This iPhone theft warning shows why Face ID is more important than ever before — criminals swiping 80 phones a day can make $63,000 in half an hour

Apple Face ID
(Image credit: Future)

More than a year after a major report revealed a critical weakness in iPhone security, a new report has revealed that criminal gangs are still using the exploit to swipe phones from unsuspecting victims, before using their own passcode to steal from them. 

Last year, Apple said it was working “tirelessly every day to protect our users’ accounts and data” and was “always investigating additional protections against emerging threats,” after it emerged that thieves were stealing iPhones and using their owner's passcodes to access the devices.

The practice, dubbed “shoulder-surfing”, now seems to have found its way to the UK, where criminal gangs are using the method to steal and access upwards of 80 phones a day. 

Shoulder-surfing is still a huge iPhone issue

As reported by The Guardian, criminal gangs “shoulder-surf” unsuspecting smartphone users, observing their victims in the hope they’ll catch a glimpse of them entering their iPhone’s passcode. Once they’ve seen you dial in the magic numbers, they can snatch the phone and use that information to unlock your iPhone with ease. With a passcode in hand, even the best iPhone on the market is easy pickings, and thieves “then access the phone and try to break into any financial apps, or search the phone’s notes section for any numbers or passwords.” 

The UK proliferation of this practice is a little different from the WSJ method reported last year. In the U.S., criminals would use the observed passcode to access a stolen phone before changing a person’s Apple ID password, locking the victim out of their iCloud account, and crucially, disabling features like Find My iPhone. The UK thefts described in this week's report sound a bit more smash-and-grab, with criminals simply accessing devices, looking for numbers and passwords saved in Notes, and breaking into financial apps to drain money. Not to mention, you can at least use Apple Pay if you know someone’s iPhone passcode.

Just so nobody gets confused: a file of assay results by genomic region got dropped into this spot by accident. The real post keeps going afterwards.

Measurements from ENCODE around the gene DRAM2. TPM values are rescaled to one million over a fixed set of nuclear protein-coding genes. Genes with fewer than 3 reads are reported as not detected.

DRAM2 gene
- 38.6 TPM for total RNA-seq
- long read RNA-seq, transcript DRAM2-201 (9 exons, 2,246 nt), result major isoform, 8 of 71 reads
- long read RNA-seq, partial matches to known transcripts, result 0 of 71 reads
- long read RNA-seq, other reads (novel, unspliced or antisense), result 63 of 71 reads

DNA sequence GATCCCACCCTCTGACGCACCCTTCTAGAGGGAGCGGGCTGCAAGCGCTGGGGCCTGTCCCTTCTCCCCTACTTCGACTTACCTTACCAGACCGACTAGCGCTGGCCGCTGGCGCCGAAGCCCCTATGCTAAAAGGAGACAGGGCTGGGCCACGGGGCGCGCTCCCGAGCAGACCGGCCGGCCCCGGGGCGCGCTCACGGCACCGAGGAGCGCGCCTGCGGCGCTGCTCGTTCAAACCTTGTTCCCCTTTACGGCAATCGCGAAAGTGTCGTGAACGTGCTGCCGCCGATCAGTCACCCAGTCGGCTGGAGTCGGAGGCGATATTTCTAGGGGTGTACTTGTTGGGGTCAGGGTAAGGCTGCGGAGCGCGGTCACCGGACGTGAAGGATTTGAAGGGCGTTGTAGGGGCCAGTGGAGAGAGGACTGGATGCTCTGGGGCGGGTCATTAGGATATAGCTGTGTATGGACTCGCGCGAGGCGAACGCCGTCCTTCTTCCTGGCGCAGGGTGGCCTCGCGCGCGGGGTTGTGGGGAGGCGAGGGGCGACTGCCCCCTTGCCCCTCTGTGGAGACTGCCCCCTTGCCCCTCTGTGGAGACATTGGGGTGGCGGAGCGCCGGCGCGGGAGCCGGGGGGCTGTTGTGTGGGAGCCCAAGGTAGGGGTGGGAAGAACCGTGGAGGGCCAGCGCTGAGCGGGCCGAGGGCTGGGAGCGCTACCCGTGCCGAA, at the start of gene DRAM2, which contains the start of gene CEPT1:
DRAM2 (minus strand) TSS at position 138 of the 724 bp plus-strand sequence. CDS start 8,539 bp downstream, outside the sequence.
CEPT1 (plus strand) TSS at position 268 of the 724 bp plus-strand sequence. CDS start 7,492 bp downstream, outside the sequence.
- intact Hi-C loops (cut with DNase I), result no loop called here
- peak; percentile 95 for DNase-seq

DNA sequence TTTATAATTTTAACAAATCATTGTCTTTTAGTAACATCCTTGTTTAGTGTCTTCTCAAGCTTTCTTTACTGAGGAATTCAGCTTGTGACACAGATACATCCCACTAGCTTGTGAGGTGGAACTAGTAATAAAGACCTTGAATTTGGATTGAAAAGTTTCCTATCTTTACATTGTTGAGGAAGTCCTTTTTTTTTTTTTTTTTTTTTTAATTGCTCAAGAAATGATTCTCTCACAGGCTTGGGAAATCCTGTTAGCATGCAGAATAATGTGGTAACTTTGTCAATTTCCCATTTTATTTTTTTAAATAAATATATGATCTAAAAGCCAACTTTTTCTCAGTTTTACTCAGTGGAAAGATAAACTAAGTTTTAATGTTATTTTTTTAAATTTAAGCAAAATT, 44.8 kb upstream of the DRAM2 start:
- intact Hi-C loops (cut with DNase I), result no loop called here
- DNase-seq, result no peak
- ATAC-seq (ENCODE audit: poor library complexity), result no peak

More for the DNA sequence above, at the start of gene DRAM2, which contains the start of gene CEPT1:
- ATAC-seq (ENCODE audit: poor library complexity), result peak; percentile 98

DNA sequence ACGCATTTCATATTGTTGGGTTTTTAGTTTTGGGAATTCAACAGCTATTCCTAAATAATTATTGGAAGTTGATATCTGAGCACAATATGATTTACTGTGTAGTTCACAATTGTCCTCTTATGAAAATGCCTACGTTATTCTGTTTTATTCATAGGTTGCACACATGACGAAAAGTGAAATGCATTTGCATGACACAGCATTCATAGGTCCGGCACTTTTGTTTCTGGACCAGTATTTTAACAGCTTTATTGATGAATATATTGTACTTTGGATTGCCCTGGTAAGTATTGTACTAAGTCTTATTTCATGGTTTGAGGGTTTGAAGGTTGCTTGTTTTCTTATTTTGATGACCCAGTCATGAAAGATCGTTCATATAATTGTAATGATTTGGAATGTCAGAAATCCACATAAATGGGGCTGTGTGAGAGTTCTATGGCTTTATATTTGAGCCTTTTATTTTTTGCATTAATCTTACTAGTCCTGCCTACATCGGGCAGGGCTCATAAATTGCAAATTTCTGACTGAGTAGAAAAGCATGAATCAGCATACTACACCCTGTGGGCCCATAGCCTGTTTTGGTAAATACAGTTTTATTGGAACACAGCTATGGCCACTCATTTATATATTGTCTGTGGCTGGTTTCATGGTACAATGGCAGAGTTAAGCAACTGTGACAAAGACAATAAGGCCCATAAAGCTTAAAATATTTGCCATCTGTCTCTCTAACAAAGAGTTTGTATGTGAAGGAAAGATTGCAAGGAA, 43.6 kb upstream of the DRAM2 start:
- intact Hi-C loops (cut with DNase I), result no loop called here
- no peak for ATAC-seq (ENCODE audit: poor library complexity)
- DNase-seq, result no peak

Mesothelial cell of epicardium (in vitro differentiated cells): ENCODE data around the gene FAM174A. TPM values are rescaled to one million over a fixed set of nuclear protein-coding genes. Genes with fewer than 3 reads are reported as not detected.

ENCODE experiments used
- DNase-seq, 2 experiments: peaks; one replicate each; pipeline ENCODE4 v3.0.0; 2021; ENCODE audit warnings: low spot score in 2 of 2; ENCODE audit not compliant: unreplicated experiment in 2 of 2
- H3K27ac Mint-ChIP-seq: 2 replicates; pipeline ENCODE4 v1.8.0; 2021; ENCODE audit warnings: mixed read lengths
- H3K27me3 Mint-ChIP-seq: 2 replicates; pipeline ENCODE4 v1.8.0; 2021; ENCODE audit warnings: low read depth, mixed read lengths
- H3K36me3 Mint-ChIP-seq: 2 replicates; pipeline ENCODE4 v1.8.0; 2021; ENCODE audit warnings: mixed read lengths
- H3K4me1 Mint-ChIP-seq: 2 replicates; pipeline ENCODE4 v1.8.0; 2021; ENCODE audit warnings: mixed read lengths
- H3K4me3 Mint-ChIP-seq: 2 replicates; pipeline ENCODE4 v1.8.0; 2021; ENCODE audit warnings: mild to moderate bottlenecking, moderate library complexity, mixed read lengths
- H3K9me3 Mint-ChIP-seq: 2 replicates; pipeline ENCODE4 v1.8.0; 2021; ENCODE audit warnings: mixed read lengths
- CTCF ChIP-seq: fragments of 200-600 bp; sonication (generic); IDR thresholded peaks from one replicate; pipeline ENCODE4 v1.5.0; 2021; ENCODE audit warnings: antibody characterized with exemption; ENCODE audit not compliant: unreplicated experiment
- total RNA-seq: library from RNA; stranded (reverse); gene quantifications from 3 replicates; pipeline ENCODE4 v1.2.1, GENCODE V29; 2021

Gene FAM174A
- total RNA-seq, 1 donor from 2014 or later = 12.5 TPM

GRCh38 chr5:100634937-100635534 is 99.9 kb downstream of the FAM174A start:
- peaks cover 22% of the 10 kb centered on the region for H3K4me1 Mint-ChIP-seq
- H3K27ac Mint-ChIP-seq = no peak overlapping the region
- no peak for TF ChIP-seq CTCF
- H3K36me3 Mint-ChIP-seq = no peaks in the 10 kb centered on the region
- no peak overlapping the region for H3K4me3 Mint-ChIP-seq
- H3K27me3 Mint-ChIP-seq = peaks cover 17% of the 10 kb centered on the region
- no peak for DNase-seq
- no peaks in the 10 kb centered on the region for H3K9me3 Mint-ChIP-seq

The insight includes an interview with a gang leader who “runs small teams who shoulder-surf people to steal phones for financial gain.” The ringleader boasted a team of four or five people who can steal 18 to 20 phones per person, netting the group some 80 phones a day.” Phones are reportedly often stolen in pubs and clubs, or snatched by someone on a moped. “The boys know now what they’ve got to do – they’ve got to look at certain apps and see if they can change the passwords,” he confessed.

The operation is lucrative too, with the leader claiming the gang could steal up to $25,000  a day on average, and that he had seen $50-$63,000 drained from an account in just 30 minutes. 

This harrowing news highlights the importance of Apple’s biometric security features, Touch ID and Face ID. While there’s only so much anyone can do to prevent someone from taking their iPhone into a crowded bar, nightclub, or even a busy high street, being discreet about entering your passcode in public or avoiding it altogether, is certainly advice worth heeding. It also highlights the importance of Apple’s new “Hidden apps” feature in iOS 18, which lets users hide important or private apps on their iPhones behind an extra layer of security. 

Stephen Warwick
News Editor

Stephen Warwick has written about Apple for five years at iMore and previously elsewhere. He covers all of iMore's latest breaking news regarding all of Apple's products and services, both hardware and software. Stephen has interviewed industry experts in a range of fields including finance, litigation, security, and more. He also specializes in curating and reviewing audio hardware and has experience beyond journalism in sound engineering, production, and design. Before becoming a writer Stephen studied Ancient History at University and also worked at Apple for more than two years. Stephen is also a host on the iMore show, a weekly podcast recorded live that discusses the latest in breaking Apple news, as well as featuring fun trivia about all things Apple. Follow him on Twitter @stephenwarwick9

  • Annie_M
    Times are getting scarier and scarier. I am a strong advocate of Face ID! I hope people take heed of the warnings.
  • EdwinG
    An additional security feature one should use is a password, instead of a PIN.

    With Face ID or Touch ID, there’s no reason to use a short 4, 6, or even 8 digit PIN.